Letters of Franklin K. Lane eBook

Franklin Knight Lane
This eBook from the Gutenberg Project consists of approximately 506 pages of information about Letters of Franklin K. Lane.


To Miss Genevieve King

Washington, March 16, 1918

My dear miss king,—­These are times of terrible strain and stress, and we cannot easily fall back upon those sources of power which seem so distant and unavailing.  I like to think of you as in our last talk in the Millers’ drawing room, where you had a much better opportunity to express yourself than in the one that we later had out on the porch.  You then seemed to live your thought and to have the capacity for its expression.  I think of you, too, up on that beautiful mountainside, where things like war and guns and bandages and hospitals and men without arms and the lack of ships, the need for saying goodbye, are so remote.

We still keep up a semblance of social life by going to dinners every night.  It is the one relief I have, and yet each time I go I feel ashamed at what appears like a waste of time, and yet I know is not, and the waste of good food which is needed by others so much more than by us.  Still the people have come down to a strict and modest diet with surprising firmness.  There is little evidence of what you would call luxury or extravagance, excepting in the way a few people live.  The place is filled with soldiers of many colors, breeds, and uniforms.

...  Anne is busy every day at her work, and I see little of anyone who does not come to me on business.  The country seems strongly with the President, and while his spirits are not gay, his purpose is high and his determination is strong.  We will do better, and increasingly better, as time goes on, I believe.  With warm regards, as always sincerely yours,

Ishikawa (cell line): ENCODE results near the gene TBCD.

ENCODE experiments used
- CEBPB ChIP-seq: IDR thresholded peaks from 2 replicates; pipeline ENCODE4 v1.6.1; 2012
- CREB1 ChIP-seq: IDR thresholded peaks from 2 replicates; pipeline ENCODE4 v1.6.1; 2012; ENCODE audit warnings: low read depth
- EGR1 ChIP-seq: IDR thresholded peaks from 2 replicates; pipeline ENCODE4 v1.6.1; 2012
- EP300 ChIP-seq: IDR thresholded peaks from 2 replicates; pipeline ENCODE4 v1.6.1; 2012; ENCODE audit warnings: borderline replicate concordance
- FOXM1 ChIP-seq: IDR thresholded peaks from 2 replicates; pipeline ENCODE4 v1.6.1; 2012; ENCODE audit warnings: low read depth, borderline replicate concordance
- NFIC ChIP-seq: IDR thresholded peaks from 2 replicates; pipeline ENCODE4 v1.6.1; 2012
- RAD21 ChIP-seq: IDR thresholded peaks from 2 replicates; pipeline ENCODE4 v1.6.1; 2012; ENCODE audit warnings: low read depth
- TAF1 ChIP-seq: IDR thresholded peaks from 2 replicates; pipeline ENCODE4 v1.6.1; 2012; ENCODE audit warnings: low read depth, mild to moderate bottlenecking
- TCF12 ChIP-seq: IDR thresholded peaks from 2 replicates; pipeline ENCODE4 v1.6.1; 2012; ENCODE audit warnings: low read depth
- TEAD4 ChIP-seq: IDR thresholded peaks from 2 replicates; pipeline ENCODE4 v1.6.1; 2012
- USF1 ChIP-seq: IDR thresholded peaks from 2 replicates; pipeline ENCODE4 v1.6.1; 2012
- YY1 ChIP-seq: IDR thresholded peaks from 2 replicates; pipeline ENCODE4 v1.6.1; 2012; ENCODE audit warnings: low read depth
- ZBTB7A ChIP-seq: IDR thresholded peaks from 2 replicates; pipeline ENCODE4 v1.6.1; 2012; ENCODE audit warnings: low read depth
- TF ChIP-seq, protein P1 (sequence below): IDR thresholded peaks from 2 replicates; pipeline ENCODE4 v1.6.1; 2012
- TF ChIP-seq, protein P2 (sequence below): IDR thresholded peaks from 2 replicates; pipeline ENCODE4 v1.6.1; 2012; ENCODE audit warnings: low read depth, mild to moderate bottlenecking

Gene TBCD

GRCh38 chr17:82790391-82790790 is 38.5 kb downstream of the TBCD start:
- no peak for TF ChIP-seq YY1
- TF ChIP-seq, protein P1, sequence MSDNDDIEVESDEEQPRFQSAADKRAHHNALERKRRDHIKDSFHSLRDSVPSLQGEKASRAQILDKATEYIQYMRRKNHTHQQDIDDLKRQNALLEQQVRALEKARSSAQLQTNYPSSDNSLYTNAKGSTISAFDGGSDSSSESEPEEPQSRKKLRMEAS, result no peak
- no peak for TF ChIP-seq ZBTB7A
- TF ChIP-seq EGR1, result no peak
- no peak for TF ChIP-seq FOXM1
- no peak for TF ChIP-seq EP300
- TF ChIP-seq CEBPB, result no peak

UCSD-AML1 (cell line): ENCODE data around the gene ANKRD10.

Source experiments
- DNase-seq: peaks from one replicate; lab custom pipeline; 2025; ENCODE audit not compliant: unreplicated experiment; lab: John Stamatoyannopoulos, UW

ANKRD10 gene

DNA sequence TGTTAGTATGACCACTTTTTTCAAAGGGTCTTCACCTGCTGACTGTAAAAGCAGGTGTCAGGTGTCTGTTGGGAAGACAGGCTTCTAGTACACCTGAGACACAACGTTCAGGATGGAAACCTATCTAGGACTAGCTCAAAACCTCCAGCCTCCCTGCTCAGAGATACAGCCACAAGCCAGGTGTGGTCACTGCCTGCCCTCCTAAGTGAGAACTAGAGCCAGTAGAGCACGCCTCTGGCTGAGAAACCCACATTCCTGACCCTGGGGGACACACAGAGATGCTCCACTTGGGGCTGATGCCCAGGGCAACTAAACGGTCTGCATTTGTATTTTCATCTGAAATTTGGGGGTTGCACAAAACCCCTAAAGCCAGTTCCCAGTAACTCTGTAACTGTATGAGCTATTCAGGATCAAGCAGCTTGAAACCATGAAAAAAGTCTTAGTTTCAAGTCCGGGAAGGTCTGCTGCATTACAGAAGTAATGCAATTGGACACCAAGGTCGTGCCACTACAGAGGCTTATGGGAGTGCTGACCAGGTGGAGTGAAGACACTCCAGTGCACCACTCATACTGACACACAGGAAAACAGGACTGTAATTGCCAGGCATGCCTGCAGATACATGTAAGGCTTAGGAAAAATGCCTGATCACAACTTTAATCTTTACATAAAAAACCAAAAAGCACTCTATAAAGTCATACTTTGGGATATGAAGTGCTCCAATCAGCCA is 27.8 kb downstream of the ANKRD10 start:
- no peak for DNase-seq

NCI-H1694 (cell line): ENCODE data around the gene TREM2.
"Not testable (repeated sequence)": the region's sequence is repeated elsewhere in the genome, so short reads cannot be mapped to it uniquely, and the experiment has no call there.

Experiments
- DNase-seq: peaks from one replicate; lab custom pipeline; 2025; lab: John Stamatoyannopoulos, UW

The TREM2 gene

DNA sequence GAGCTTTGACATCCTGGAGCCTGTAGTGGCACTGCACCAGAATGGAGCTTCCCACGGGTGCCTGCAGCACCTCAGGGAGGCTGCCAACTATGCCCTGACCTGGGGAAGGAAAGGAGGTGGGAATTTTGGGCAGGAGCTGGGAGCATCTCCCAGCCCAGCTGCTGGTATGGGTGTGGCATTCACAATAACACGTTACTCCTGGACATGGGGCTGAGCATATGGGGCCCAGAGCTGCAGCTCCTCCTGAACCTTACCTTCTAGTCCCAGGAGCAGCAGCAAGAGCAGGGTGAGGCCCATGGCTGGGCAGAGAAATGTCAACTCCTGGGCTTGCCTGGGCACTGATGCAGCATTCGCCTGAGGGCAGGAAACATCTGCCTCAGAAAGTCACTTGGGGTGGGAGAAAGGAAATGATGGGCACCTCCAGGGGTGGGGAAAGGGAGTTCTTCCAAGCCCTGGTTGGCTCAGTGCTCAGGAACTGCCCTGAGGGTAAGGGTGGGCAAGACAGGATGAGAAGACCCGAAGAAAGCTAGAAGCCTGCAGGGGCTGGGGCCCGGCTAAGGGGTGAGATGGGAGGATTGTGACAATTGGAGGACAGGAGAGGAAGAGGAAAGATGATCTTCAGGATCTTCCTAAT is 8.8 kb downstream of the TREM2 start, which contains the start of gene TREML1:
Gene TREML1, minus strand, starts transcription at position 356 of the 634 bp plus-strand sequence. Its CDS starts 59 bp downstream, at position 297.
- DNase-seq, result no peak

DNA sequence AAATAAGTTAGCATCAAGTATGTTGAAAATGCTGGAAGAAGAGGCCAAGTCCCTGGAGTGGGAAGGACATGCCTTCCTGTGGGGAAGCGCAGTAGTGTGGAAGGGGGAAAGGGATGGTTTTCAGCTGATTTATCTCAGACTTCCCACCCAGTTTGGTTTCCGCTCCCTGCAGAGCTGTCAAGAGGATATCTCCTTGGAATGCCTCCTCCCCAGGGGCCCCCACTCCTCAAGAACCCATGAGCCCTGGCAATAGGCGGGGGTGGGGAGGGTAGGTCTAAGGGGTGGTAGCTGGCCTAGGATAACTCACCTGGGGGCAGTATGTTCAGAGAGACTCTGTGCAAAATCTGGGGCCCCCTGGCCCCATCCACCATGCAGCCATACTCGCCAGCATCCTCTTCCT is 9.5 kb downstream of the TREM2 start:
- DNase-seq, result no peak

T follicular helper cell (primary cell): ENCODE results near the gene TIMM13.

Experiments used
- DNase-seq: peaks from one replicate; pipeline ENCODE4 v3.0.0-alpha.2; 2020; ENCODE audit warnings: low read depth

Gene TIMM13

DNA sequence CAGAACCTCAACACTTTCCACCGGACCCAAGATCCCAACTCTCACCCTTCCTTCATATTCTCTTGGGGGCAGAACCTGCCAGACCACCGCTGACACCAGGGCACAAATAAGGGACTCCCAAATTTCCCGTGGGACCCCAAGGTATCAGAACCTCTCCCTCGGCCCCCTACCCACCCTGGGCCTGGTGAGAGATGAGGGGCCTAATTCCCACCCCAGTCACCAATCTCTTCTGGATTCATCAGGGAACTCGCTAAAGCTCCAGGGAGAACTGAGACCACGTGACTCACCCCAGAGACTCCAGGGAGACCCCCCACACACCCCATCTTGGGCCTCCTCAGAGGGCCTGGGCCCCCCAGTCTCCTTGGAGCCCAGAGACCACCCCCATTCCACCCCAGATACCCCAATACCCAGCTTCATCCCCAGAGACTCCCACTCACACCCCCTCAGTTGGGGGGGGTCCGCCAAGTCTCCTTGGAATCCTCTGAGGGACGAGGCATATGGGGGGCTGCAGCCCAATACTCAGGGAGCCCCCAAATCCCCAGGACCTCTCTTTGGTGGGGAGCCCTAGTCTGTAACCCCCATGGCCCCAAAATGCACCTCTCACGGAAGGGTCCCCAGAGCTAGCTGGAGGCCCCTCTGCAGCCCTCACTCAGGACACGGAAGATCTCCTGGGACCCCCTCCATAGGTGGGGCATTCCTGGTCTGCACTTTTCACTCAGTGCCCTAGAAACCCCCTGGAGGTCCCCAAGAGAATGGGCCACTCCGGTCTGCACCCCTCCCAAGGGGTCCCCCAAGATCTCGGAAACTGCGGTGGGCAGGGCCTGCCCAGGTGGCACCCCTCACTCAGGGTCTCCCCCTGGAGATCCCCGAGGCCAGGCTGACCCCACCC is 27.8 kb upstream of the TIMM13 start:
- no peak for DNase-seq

Lane was a member of the Executive Council of the Red Cross, with whom his wife was working during the war.  He characterized its symbol as,—­“The one flag which binds all nations is that which speaks of suffering and healing, losses and hopes, a past of courage and a future of peace—­the flag of the Red Cross.”

To John McNaught

Washington, March 16, 1918

My dear John,—­It is only now after a month’s delay, that I have an opportunity even to acknowledge your letter of the 17th of February.

...  The whole war situation seems to be so big that it overwhelms the minds of men. ...  But we are grinding on and going surely in the right way.  Not everything has been done that could be done, but we are getting our step.  This thing will be longer than we thought.  But as the President says, it is our job—­our job is cut out for us, and we are going to see it through.  Russia has taught us what happens to a nation that is not self-respecting.  We are hard at work, every one of us, big and little.  The nation never was as united, and while we do not realize just what war is, yet we will realize it more from day to day and harder will our fibre grow.

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Letters of Franklin K. Lane from Project Gutenberg. Public domain.
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